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Exam fees

Discussion in 'General Microsoft Certifications' started by Shepherdess, Aug 2, 2007.

  1. Shepherdess

    Shepherdess Bit Poster

    Are exam fees the same all over the UK or do they depend on where you actually take the exam. I went to one London college and it was £95. Do you think I can take the exam cheaper somewhere else?
  2. wagnerk
    Highly Decorated Member Award

    wagnerk aka kitkatninja Moderator

    The prices for the exam are set by the exam vendor (eg MS, Comptia, Cisco, etc). You can get them cheaper at certain places like Offical Comptia training centre's/MS Training Centres (which any company/college can apply for, like your local college), however for the cheaper exam vouchers, you need to actually do the course with them.

    Plus side: Vouchers are around 50% cheaper (approx) :biggrin
    Down side: You have to pay for the course with them :(

    Certifications: CITP, PGDip, BSc, HNC, LCGI, PTLLS, MCT, MCITP, MCTS, MCSE, MCSA:M, MCSA, MCDST, MCP, MTA, MCAS, MOS (Master), A+, N+, S+, ACA, VCA, etc... & 2nd Degree Black Belt
    WIP: MSc in Tech Management
  3. Shepherdess

    Shepherdess Bit Poster

    in other words, I have to pay at least £1000 to get £50 off. Clever! :D

    At least I have a voucher from the book for 15% discount...
  4. dmarsh

    dmarsh Terabyte Poster

    Some tech college evening courses are only £500, this might be a good bet for people who don't know alot about IT. It will also allow them to network with other like minded individuals. They will then usually get you a discount on certain exams.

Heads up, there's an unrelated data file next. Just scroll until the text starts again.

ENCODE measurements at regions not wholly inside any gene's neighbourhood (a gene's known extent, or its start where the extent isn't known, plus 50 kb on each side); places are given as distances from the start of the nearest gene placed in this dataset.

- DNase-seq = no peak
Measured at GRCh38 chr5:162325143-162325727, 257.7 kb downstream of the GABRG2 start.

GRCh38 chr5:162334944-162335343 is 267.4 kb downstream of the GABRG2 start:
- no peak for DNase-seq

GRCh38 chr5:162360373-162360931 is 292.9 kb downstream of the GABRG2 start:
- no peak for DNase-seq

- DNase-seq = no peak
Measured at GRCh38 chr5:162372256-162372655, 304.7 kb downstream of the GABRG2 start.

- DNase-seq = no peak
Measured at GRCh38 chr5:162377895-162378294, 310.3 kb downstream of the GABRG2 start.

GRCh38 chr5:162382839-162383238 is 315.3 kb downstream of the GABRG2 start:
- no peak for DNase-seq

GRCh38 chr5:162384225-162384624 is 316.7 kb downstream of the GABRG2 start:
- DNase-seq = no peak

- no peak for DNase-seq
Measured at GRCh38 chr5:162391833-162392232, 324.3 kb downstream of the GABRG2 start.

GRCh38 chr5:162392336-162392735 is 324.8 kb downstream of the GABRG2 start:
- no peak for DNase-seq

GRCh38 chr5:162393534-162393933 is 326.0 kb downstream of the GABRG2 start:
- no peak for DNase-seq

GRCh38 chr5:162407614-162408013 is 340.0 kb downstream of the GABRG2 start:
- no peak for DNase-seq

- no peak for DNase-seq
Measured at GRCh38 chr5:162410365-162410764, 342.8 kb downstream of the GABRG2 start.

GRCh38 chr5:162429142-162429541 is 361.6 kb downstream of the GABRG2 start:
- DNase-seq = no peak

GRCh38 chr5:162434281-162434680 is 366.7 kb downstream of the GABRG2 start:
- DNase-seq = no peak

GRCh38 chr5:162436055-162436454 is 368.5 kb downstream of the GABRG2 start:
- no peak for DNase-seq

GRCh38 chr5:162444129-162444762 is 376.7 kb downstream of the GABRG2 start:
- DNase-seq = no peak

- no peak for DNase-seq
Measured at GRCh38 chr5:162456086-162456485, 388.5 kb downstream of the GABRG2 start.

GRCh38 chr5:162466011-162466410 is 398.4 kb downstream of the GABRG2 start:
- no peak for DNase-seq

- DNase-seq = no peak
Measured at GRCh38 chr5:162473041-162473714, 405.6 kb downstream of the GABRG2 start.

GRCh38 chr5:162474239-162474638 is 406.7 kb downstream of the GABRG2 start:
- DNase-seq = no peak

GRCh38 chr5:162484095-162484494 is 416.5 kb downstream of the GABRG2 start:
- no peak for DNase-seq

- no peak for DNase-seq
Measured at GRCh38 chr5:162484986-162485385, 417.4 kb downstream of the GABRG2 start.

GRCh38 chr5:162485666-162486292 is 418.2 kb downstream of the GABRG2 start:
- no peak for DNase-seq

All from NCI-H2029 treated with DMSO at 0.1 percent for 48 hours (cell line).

So this is an option for thoose lucky enough to have good local colleges, otherwise yep self study all the way, and yes it is cheaper. :biggrin

    I agree that you will not really benefit from the more advanced certs until you have 1-2 years experience, unfortunately the bundling and sales practicies
    of the training providers encourages people to take on a large amount of training in one go in order to get the 'best value'.

    Training in IT is indeed a continual process, the moment it stops you risk your skills being outdated.
    You can probably get away with less training in alot of other professions, except maybe medicine or possibly law or research based careers.

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